p through my weak body and arms into you.

A corollary to this is that because my arms and body are weak, I cannot use them to hit you. My arm is too weak to hurt you; it's even too weak to move in a "striking" fashion! Only the ground is strong, so my feet must push against it in order to make the bones of my weak body and arms hit you.

Big credit to Steve in San Fran for first pulling this idea out of me (by his having "strong" arms!). They have a good group beginning out there.

he idea was greatly inspired by the new Grandmaster Tim Carron Contact Flow Workshop DVD. Get it, and turn the sound way up so that you don't miss anything that Tim says. A lot of gold there, some of it quite funny.

A Tim-ism to close on (not from the DVD):
"Movement is just movement, it's not personal." Repeat this to yourself when you flow--it's very powerful.

Thursday, June 25, 2009

Balance Secrets Revealed...

A "eureka!" moment and subsequent musings born from recent semi-private sessions and advanced classes with John:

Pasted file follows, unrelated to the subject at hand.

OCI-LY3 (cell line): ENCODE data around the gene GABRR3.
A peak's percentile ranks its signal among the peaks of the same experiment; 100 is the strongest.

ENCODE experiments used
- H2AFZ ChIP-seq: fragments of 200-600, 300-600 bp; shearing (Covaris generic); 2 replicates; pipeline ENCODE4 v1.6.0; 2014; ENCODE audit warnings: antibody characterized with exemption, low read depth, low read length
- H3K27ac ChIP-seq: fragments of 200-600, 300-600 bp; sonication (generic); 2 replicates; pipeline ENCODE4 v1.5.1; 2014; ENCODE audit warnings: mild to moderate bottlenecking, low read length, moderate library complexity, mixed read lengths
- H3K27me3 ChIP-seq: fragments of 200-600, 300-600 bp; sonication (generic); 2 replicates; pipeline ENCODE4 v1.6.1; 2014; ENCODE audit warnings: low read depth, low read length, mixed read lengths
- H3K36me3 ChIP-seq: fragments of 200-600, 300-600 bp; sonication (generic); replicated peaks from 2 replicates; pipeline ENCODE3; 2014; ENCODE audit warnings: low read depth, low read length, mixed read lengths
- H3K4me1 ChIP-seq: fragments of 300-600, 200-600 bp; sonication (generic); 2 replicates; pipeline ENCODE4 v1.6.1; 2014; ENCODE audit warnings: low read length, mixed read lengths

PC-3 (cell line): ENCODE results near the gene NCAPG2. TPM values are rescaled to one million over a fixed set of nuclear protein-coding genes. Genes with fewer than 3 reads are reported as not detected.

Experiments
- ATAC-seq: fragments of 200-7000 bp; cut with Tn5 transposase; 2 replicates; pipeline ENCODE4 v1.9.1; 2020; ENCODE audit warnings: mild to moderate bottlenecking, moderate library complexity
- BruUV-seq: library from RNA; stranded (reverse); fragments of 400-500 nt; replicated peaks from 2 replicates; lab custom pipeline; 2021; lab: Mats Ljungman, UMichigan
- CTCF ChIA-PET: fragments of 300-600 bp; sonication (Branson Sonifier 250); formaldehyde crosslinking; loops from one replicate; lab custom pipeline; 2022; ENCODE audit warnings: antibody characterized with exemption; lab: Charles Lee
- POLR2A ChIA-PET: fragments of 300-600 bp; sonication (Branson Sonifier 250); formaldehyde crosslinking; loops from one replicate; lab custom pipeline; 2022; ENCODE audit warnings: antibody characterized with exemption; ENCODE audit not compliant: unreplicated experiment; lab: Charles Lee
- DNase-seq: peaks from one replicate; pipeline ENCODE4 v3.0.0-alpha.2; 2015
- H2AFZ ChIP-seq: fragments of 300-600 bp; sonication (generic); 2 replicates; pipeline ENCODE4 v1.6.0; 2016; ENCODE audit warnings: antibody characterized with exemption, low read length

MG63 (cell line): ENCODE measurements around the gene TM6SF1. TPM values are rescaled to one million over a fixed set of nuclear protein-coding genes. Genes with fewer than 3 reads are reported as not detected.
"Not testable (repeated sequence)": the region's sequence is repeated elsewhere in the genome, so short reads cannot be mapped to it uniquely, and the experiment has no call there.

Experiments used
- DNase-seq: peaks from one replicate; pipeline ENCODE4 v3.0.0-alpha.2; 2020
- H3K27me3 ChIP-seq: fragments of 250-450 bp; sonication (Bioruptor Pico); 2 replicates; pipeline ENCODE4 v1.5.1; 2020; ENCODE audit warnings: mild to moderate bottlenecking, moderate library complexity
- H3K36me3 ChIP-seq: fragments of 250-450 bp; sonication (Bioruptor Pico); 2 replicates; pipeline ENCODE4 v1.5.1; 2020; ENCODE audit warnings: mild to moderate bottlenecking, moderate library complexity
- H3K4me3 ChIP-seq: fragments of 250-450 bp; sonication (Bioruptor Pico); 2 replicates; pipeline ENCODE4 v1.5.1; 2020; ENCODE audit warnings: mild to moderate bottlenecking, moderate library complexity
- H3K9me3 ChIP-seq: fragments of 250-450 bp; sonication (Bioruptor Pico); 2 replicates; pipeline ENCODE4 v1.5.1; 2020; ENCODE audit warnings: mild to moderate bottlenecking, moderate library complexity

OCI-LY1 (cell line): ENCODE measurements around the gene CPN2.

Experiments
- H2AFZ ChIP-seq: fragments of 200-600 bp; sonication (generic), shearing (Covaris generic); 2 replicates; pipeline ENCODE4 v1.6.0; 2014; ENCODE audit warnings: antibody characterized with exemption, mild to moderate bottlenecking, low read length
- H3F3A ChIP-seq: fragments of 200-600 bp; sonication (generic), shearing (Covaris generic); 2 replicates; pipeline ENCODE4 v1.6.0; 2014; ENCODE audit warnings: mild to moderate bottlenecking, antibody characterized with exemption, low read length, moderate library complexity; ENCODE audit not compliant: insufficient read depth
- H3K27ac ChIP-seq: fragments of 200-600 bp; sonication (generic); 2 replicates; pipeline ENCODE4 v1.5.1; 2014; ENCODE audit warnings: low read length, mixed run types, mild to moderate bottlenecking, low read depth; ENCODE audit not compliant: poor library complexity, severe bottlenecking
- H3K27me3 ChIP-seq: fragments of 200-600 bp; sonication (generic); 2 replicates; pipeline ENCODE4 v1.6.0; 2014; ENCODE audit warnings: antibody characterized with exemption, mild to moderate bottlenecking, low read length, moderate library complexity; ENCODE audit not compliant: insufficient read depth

John showed how in multiple-attacker situations, he's able to "easily" (i.e. without significant muscular effort) move his body and the attackers' bodies such that the attackers get in each others' way and even hurt each other. The "aha!" moment for me was when he had me put my hand in between his hand and the body he was pushing. There was actually very little pressure! Certainly not enough to "push someone off-balance" in the conventional sense. John uses his sensitivity and body unity to position himself to push/pulse at just the right angle and location to control the bad guy's balance with very little actual pressure. As John explains, a person in motion can be on balance only at one particular point/angle at any given moment. John feels where this is and takes control of the person's balance from a different point/angle that requires very little pressure because some component of the person's balance is moving that way or close to it already. Here's the catch: If you're the person being pushed, it FEELS like John must be pushing very hard, with overwhelming force, because you can't catch your balance. That has been misleading me in my training up to this point. I always assumed that because it FELT like John was applying overwhelming force to take my balance, that must have been what was happening. I knew he wasn't applying brute muscular force, but I thought his body unity and alignment enabled him to push extremely hard to take my balance.